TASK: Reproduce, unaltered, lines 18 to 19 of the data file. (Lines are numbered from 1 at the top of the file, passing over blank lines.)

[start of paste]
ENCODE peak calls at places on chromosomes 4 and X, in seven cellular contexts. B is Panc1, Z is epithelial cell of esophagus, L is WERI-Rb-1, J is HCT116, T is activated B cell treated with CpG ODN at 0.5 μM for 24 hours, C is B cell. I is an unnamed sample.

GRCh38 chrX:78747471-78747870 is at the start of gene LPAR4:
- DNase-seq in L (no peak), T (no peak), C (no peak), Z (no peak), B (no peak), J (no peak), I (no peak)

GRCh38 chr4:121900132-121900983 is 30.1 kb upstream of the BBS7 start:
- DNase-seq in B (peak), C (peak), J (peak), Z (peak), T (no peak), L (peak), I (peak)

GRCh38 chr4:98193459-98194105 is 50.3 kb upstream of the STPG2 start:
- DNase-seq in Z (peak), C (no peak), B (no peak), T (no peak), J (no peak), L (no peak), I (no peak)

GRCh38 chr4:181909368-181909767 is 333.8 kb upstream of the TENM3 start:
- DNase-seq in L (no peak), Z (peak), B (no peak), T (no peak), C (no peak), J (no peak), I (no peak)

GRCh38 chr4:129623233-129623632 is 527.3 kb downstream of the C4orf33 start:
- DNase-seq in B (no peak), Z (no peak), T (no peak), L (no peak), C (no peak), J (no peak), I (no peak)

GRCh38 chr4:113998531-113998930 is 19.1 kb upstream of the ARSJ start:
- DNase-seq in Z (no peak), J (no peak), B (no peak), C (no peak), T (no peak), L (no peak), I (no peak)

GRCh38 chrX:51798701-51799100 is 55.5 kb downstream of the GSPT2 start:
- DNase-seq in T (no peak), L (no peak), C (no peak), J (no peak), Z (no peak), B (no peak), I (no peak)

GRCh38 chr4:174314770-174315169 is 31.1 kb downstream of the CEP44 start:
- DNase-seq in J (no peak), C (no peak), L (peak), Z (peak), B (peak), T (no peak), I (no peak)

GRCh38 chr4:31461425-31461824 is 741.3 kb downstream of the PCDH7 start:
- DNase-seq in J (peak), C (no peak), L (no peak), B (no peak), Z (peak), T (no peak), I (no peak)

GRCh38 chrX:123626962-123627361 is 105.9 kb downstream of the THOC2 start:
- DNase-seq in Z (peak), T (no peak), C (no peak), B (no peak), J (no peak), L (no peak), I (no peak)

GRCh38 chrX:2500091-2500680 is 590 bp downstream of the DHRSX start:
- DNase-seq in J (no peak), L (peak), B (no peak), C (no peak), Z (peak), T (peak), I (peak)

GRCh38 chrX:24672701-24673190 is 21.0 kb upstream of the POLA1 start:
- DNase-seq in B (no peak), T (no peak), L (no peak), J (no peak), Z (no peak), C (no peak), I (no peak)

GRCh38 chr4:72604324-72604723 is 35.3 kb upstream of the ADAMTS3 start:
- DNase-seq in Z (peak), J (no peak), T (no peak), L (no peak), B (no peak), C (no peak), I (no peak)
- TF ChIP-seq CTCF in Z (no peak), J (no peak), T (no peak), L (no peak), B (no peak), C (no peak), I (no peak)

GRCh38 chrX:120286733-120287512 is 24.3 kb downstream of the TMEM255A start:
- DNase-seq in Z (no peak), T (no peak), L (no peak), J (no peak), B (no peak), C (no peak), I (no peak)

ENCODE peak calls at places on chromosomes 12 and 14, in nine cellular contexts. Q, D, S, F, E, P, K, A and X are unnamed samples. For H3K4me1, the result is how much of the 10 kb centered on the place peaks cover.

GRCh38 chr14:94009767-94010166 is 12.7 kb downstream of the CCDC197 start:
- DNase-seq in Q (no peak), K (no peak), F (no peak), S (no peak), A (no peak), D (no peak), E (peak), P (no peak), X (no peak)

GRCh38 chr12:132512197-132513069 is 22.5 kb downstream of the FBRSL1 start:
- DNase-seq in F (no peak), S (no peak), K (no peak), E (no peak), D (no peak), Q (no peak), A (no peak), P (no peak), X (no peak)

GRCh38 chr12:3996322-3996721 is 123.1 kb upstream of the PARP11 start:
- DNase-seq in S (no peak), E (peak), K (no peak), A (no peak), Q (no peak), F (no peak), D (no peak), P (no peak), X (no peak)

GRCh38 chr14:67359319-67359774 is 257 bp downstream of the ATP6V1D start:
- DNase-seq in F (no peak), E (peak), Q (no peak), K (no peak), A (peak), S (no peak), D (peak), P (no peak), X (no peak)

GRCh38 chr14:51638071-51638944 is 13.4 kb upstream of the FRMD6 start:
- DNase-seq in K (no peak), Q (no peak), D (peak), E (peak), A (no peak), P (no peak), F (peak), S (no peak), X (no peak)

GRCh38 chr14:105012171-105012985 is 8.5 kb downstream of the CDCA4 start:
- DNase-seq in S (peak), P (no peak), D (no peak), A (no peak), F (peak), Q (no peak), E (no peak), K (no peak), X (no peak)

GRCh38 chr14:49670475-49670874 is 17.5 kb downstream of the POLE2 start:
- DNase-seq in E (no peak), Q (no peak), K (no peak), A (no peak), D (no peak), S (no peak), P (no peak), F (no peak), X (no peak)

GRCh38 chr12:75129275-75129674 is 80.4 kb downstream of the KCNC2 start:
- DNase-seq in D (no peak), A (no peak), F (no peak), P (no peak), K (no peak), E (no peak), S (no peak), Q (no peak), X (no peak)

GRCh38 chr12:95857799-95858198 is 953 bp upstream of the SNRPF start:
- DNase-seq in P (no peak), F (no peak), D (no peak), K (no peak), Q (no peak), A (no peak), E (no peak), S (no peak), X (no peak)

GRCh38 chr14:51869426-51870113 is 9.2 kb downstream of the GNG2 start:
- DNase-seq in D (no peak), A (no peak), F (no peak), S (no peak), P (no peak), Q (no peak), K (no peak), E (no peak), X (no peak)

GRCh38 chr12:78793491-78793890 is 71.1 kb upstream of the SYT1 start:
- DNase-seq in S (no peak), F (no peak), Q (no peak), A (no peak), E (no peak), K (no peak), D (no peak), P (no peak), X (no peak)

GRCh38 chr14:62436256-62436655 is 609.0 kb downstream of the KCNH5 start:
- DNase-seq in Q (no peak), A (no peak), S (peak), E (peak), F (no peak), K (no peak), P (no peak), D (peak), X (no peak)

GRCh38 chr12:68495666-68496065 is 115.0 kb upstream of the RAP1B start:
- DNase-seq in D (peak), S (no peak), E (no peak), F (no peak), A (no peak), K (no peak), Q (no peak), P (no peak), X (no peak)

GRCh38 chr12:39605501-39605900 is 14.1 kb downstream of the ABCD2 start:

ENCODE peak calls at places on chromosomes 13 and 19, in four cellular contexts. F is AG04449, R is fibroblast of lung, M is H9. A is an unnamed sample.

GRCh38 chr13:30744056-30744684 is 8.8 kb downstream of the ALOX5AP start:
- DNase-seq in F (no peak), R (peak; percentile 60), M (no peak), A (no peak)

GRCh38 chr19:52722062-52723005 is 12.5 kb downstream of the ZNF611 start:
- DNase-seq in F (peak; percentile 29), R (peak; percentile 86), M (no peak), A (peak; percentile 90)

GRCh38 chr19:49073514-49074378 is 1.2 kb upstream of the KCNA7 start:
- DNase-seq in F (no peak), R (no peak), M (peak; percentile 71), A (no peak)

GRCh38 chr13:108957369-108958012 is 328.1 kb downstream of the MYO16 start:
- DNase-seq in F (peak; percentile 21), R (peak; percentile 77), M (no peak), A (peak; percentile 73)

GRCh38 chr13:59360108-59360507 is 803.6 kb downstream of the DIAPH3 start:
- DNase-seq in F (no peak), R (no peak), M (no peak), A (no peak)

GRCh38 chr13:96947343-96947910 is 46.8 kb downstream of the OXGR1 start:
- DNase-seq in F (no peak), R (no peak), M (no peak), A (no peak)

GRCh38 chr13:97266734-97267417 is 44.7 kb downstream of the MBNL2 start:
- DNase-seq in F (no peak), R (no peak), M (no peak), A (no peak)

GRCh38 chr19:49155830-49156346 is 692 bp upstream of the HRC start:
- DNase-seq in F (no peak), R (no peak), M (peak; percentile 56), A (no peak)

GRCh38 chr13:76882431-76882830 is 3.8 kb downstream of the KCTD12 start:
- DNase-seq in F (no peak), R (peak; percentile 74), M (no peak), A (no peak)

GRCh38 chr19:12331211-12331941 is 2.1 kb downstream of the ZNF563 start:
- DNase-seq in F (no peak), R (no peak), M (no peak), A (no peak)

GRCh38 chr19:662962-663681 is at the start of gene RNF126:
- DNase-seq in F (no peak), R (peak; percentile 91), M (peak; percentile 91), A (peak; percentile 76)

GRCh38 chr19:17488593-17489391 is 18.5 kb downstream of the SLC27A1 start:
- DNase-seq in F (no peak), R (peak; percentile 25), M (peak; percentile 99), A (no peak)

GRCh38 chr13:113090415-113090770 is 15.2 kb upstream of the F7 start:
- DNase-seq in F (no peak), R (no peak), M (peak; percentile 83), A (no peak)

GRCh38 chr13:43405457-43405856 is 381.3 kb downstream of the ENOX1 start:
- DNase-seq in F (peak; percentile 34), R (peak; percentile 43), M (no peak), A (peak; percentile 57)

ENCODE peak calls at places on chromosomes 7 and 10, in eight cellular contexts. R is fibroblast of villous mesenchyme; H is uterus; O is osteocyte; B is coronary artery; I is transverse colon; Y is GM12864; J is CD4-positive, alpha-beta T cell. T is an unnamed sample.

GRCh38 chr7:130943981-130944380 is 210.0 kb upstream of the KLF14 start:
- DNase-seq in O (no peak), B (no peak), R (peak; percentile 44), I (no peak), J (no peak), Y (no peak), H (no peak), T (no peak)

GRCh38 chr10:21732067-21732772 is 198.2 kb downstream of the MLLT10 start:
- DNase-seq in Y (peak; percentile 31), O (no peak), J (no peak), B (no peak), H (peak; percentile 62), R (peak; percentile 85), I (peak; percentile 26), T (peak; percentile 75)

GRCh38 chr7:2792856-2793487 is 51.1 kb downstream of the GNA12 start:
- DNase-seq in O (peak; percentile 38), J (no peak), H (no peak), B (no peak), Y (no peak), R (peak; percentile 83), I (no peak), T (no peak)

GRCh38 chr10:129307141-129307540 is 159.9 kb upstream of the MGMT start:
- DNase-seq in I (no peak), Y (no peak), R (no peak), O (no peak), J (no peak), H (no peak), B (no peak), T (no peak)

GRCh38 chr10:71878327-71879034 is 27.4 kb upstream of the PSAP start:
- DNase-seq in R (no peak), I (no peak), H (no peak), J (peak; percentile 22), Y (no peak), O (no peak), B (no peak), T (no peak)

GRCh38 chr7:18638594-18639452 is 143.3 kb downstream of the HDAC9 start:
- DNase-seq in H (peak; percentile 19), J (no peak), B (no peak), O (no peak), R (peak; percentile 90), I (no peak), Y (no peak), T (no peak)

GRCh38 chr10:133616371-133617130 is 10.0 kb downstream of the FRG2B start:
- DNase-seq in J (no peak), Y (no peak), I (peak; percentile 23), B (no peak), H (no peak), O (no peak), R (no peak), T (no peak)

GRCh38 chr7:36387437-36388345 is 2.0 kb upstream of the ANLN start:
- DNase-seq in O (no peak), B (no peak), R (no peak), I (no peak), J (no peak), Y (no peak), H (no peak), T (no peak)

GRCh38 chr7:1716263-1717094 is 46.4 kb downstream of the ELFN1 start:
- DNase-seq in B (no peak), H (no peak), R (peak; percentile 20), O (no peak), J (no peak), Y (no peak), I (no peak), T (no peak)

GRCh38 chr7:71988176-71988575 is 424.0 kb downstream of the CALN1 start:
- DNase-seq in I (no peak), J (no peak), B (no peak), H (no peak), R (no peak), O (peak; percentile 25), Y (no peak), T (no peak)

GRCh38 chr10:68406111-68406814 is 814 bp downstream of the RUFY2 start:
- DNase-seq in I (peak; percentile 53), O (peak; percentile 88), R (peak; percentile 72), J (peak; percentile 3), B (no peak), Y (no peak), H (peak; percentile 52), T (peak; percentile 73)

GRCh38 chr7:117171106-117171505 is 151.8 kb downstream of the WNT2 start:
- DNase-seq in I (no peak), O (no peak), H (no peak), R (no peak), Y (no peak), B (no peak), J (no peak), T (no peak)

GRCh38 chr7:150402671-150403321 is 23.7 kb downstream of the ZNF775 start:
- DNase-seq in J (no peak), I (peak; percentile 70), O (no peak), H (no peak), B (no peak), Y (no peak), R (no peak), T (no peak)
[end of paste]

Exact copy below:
GRCh38 chr4:31461425-31461824 is 741.3 kb downstream of the PCDH7 start:
- DNase-seq in J (peak), C (no peak), L (no peak), B (no peak), Z (peak), T (no peak), I (no peak)